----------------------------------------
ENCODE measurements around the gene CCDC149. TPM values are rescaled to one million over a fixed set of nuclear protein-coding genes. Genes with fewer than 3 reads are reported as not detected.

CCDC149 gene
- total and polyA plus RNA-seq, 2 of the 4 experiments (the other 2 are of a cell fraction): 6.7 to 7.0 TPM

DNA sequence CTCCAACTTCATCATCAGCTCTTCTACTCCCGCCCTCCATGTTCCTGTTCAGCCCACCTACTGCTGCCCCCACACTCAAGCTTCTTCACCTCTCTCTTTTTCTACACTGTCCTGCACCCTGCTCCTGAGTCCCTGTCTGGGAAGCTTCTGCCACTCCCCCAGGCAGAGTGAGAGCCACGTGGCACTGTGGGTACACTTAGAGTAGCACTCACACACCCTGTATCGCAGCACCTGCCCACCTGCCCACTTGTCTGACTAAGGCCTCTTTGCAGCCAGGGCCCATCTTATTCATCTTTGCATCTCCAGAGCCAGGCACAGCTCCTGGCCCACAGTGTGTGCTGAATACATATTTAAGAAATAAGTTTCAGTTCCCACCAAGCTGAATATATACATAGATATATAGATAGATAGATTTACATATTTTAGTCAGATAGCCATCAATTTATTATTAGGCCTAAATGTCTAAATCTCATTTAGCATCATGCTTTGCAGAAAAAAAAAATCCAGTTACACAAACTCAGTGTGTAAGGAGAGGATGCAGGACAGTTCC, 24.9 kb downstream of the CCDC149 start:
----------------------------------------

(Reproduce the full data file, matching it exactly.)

ENCODE measurements around the gene CCDC149. TPM values are rescaled to one million over a fixed set of nuclear protein-coding genes. Genes with fewer than 3 reads are reported as not detected.

CCDC149 gene
- total and polyA plus RNA-seq, 2 of the 4 experiments (the other 2 are of a cell fraction): 6.7 to 7.0 TPM

DNA sequence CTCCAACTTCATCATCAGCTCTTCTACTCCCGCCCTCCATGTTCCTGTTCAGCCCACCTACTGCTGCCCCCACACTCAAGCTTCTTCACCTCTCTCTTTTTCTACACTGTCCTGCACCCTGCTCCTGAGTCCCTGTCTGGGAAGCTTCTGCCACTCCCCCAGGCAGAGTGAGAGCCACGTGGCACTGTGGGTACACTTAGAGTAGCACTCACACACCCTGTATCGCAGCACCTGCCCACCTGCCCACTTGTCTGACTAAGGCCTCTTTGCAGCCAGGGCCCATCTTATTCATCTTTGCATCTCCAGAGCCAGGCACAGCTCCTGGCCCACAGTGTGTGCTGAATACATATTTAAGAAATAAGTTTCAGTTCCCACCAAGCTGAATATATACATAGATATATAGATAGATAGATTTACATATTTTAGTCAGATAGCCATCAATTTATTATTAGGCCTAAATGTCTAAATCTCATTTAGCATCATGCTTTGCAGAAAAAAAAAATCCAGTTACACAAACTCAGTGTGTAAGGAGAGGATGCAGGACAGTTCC, 24.9 kb downstream of the CCDC149 start: